As later described, the list of contributors "represented a 'shock and awe' demonstration of the intellectual firepower available for deployment in mid-century America, and, almost equally impressive, of the art of editorial networking and jawboning. This was the party everyone who was anyone wanted to attend, the Black and White Ball of the critical elite."[18] It "announced the arrival of a particular sensibility ... the engaged, literary, post-war progressive intellectual, who was concerned with civil rights and feminism as well as fiction and poetry and theater.[17] In 2013 Salon commented that the first issue projected "a confidence in the unquestioned rightness of the liberal consensus, in the centrality of literature and its power to convey meaning, in the solubility of our problems through the application of intelligence and good will, and in the coherence and clear hierarchy of the intellectual world".[18]

Since 1979

During the year-long lock-out at The Times in London in 1979, the Review founded a daughter publication, the London Review of Books. For the first six months, this journal appeared as an insert in the New York Review of Books, but it became an independent publication in 1980.[19] In 1990 the Review founded an Italian edition, la Rivista dei Libri. It was published for two decades until May 2010.[20]

For over 40 years, Silvers and Epstein edited the Review together. In 1984, Silvers, Epstein and their partners sold the Review to publisher Rea S. Hederman,[21] who still owns the paper, but the two continued as its editors.[11] In 2006, Epstein died of cancer at the age of 77.[22] In awarding to Epstein and Silvers its 2006 Literarian Award for Outstanding Service to the American Literary Community, the National Book Foundation stated: "With The New York Review of Books, Robert Silvers and Barbara Epstein raised book reviewing to an art and made the discussion of books a lively, provocative and intellectual activity."[23]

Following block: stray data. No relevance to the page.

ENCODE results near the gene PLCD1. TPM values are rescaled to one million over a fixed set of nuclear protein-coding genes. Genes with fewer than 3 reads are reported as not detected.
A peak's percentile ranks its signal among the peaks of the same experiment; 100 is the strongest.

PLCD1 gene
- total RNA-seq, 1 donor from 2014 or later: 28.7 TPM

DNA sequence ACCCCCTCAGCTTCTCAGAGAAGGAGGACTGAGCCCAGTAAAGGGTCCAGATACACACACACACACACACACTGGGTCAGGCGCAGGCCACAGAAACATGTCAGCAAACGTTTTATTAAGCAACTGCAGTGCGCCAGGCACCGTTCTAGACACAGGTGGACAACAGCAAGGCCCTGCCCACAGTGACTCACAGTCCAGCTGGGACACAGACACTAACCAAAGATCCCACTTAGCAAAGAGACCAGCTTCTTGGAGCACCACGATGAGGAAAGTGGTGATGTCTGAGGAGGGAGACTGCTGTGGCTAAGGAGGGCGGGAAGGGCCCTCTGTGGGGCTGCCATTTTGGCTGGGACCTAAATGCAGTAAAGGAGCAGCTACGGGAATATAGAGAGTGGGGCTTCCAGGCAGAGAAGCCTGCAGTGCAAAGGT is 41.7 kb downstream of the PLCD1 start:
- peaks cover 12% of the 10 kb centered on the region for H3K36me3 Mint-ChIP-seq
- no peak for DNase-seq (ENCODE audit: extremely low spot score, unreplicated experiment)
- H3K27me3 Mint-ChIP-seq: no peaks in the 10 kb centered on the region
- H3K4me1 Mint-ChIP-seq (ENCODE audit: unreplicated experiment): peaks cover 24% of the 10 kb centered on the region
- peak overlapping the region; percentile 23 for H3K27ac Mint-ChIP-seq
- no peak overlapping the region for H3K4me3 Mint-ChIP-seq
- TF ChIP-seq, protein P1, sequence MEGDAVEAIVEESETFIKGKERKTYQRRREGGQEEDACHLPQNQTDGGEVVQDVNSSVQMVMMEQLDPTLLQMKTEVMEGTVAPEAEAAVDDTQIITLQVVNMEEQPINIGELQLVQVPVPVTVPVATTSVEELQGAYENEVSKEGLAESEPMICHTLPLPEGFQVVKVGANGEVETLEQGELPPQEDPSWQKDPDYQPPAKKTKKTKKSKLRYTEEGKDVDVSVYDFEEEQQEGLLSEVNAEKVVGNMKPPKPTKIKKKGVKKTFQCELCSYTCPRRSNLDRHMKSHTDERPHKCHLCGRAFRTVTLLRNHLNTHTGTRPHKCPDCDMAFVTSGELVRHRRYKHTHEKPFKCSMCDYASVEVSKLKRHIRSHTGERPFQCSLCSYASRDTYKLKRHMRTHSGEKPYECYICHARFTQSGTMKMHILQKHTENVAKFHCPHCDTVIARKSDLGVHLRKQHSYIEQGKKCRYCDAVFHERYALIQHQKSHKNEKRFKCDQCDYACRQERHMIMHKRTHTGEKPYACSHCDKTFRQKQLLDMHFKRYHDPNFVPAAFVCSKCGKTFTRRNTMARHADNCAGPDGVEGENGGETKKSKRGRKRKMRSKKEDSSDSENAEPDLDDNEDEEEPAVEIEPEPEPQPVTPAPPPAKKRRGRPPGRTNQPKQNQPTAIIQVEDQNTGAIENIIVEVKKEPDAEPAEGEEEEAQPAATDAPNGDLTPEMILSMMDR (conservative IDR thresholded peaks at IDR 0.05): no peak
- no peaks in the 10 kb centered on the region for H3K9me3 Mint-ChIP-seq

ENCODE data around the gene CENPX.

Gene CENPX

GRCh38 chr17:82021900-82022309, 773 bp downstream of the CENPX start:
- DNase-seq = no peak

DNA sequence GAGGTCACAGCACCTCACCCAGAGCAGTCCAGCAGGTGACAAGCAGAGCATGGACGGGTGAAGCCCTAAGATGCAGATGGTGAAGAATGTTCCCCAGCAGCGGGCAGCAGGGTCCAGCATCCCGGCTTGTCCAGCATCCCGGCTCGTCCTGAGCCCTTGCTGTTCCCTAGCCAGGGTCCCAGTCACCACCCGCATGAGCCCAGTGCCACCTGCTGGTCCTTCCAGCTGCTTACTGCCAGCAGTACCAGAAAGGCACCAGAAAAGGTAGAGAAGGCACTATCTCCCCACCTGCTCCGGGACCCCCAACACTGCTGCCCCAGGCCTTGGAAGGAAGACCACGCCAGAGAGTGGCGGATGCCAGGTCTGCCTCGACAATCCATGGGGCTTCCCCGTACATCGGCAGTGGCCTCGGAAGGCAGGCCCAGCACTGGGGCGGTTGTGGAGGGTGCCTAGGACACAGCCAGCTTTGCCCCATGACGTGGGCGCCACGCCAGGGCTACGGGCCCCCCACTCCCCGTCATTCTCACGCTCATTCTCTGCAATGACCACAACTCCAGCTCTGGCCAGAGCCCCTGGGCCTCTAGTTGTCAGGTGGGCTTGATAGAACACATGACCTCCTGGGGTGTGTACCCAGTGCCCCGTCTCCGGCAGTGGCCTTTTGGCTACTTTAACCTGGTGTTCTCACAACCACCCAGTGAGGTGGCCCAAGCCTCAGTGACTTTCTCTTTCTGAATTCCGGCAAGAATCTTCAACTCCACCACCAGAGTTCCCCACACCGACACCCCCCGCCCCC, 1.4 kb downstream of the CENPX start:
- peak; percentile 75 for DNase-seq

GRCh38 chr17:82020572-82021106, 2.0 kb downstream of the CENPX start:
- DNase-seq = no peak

On November 10, 2008, the Review celebrated its 45th anniversary with a panel discussion at the New York Public Library, moderated by Silvers, discussing "What Happens Now" in the United States after the 2008 election of Barack Obama as president. Panelists included Review contributors such as Didion, Wills, novelist and literary critic Darryl Pinckney, political commentator Michael Tomasky, and Columbia University professor and contributor Andrew Delbanco.[24] The 45th anniversary edition of the Review (November 20, 2008) began with a posthumous piece by Edmund Wilson, who wrote for the paper's first issue in 1963.[15]

In 2008, the paper moved its headquarters from Midtown Manhattan to 435 Hudson Street, located in the West Village.[25] In 2010, it launched a blog section of its website[26] that The New York Times calls "lively and opinionated",[27] and it hosts podcasts.[28][29] Since Epstein's death, Silvers has been the sole editor. Asked in December 2007 about who might succeed him as editor, Silvers demurred, "It's not a question that's posing itself."[25] When The New York Times renewed the question in 2012, Silvers said, "I can think of several people who would be marvelous editors. Some of them work here, some used to work here, and some are just people we know. I think they would put out a terrific paper, but it would be different."[27]

The Review began its year-long celebration in 2013 of its 50th anniversary with a presentation by Silvers and contributors at The Town Hall in New York City on February 5, 2013.[30][31] Other events included a program at the New York Public Library on April 3, 2013, called "Literary Journalism: A Discussion", focusing on the editorial process at the Review.[32][33] A special 50th anniversary issue is expected to be dated November 7, 2013. Silvers said:

"An independent, critical voice on politics, literature, science, and the arts seems as much needed today as it was when Barbara Epstein and I put out the first edition of the New York Review fifty years ago – perhaps even more so. Electronic forms of communication grow rapidly in every field of life but many of their effects on culture remain obscure and in need of new kinds of critical scrutiny. That will be a central concern of the Review for the years to come."[14]